20 Miles. The New Hampshire coastline. Energizing sunshine. Training to make a dream come true. A serendipitous meeting along the way. A new found inspiration.
Yesterday was a day to test sheer will and determination. Last week my running schedule was loaded. The last big week before the start of taper (although I know there is still plenty of hard work to be done before the big day right Coach Denise? It will be time for some fine tuning. 3 WEEKS to go until the Boston Marathon!)
Here is a glimpse about the torture . . . I mean FUN that was training last week . . .
Over the weekend I ran a total of almost 30 Miles 29.75 to be exact! On Saturday my awesome coach Denise had me run a marathon pace run. When I saw the workout on my schedule I thought, “REALLY!?! but I am running the Eastern States 20 Miler on Saturday. Won’t this run completely exhaust me for tomorrow.” But now, I understand. The purpose of this run was to prepare my body for racing when I am fatigued. To train my muscles to learn to recover and flush the lactic acid faster.
On Sunday I wake up feeling rested but my legs feel tight thanks to my snowy almost 10 miler from the day before.. Thankfully the Eastern Sates 20 Miler does not start until 11:00 a.m. (also good preparation for race day at the Boston Marathon). I wake up do some stretching and enjoy a large breakfast, a toasted poppy seed bagel with cream cheese on one half and peanut butter on the other (I hope I don’t have any poppy seeds stuck in my teeth like Elaine in Seinfeld in case of any random testing . . .HAHAHA!), a giant bowl of granola with milk, an orange, and a glass of orange juice. I typically would not eat quite this much pre-race if the race started early in the morning (I’d actually have a pre-bed meal the night before to “fill up my tank”) but figured I had better get in as many calories as possible so as not to bonk when running through lunch time. I spent time during breakfast laughing to myself as I sit in a bar in the hotel by myself surrounded by beer paraphernalia, a fully stocked bar, the smell of stale beer, with house music blasting. The setting for this pre-race meal is just too hilarious.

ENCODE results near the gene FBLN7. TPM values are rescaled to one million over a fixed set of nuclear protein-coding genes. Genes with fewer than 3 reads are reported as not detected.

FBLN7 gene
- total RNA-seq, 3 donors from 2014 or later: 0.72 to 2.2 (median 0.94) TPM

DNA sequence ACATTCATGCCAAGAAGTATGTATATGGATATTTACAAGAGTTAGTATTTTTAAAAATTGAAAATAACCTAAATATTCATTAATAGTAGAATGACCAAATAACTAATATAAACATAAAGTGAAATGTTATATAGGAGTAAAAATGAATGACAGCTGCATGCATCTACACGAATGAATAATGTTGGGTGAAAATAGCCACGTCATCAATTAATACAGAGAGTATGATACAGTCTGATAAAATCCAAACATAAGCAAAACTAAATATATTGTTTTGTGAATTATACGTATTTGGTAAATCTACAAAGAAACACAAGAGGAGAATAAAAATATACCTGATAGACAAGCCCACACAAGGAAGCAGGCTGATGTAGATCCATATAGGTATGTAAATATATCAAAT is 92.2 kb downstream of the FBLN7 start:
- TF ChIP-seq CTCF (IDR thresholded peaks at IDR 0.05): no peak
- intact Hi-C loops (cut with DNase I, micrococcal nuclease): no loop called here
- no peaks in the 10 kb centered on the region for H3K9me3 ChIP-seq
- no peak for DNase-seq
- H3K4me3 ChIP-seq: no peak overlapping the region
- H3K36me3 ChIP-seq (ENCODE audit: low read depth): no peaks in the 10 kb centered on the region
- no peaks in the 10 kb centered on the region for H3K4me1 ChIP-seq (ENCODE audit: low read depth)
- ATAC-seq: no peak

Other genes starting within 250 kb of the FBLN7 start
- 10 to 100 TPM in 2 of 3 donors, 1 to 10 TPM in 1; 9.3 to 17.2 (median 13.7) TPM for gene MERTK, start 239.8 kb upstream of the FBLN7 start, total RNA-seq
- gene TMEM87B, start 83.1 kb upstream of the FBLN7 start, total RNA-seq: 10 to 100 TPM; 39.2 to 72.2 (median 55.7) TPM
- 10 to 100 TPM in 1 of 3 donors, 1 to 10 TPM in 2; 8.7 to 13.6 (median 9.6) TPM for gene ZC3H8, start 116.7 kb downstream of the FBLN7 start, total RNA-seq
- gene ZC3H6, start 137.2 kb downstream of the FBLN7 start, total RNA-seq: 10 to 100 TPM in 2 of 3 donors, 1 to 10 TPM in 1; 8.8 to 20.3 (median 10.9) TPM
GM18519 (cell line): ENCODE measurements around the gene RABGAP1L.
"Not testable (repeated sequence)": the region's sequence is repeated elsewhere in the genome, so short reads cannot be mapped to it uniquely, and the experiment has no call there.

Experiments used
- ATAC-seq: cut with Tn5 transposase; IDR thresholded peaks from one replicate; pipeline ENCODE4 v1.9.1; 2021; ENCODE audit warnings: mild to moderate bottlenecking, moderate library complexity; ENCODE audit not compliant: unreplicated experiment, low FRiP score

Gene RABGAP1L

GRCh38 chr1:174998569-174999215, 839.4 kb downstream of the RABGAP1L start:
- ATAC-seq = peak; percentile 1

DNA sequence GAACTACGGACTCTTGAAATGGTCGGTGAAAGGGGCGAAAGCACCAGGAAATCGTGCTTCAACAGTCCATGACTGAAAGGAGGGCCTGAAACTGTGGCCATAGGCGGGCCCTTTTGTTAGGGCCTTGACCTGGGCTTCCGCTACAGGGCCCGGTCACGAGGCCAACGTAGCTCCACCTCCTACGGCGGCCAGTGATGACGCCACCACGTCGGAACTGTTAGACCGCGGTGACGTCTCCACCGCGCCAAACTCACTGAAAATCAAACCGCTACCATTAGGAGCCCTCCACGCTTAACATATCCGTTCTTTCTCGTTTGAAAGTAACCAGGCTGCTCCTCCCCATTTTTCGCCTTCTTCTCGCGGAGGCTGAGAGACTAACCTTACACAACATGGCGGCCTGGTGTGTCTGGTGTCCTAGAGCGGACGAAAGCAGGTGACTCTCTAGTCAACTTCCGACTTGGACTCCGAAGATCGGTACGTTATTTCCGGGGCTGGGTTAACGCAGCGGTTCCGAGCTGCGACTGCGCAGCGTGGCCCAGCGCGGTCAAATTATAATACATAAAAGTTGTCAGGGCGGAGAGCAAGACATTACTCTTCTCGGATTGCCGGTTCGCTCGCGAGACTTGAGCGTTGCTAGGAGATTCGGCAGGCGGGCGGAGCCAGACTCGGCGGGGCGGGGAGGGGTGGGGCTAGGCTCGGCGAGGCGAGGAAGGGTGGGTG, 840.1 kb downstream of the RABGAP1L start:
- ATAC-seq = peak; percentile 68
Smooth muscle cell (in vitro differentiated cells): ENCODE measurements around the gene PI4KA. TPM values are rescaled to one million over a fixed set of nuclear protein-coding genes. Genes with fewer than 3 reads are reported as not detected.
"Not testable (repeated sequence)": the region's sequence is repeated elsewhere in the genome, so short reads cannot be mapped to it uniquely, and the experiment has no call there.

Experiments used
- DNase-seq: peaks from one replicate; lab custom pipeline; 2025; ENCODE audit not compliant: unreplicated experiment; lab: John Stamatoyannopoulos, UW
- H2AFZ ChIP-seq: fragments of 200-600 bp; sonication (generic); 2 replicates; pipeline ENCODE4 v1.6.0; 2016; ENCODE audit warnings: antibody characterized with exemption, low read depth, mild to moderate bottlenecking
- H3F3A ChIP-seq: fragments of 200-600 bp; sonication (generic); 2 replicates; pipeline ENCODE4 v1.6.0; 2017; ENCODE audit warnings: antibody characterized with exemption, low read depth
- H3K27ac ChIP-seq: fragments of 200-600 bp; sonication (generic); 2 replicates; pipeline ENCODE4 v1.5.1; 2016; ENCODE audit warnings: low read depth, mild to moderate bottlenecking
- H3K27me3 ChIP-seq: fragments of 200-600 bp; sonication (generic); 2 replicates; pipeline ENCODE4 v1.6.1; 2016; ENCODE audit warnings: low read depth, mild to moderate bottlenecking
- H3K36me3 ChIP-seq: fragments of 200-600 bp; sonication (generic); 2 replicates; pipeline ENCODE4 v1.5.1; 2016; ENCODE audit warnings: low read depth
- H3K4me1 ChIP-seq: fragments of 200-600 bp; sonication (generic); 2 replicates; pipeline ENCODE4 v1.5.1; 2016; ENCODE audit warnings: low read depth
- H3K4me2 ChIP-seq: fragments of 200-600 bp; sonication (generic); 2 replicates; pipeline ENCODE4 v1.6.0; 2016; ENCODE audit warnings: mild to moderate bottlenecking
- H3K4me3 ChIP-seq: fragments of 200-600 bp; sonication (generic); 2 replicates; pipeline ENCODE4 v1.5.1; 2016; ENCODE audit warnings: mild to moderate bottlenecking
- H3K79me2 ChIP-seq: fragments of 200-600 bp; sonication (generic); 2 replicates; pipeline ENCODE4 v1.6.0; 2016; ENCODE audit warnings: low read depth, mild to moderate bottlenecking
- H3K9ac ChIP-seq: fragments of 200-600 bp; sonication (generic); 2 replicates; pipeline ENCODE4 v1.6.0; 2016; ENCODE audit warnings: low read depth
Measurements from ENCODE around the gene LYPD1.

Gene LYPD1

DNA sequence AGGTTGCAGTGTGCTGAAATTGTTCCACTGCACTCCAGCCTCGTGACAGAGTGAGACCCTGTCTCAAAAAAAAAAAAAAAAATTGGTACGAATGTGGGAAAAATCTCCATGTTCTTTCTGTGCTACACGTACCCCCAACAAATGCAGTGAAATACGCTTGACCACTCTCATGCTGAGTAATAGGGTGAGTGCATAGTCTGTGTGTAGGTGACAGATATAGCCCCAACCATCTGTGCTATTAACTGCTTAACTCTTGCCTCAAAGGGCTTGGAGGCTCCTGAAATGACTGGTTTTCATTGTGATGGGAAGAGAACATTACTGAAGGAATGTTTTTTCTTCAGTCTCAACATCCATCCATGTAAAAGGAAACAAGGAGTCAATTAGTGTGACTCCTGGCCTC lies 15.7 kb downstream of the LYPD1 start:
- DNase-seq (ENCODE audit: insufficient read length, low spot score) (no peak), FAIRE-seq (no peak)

After breakfast I headed to catch the bus to the starting line. The bus is filled with some of the fittest looking people you might ever see all sharing marathon tales and tales of Boston qualifiers. I am trying to stay relaxed and enjoy a 15 minute catnap in the sun on the bus as we head to the starting area. The Eastern States 20 Miler has the most chill atmosphere of almost any race I’ve been to of this size. Perhaps its due to the fact that many of the racers are seasoned veterans of the marathon distance. I enjoy some relax time an decide its warm enough to ditch the long tights in favor of my preferred race “uniform”–a Skirt Sports Gym Girl Ultra in Lapis Blue, my SLS3 Compression Socks in Bright Pink (my daughters favorite), and my favorite well-loved New Balance Running Shirt from Reach the Beach, and a Sweaty Bands Head Band in a Zebra Print (for my son who has a zebra lovey) I like to keep my outfits colorful and slightly crazy. It helps keep me happy on the run!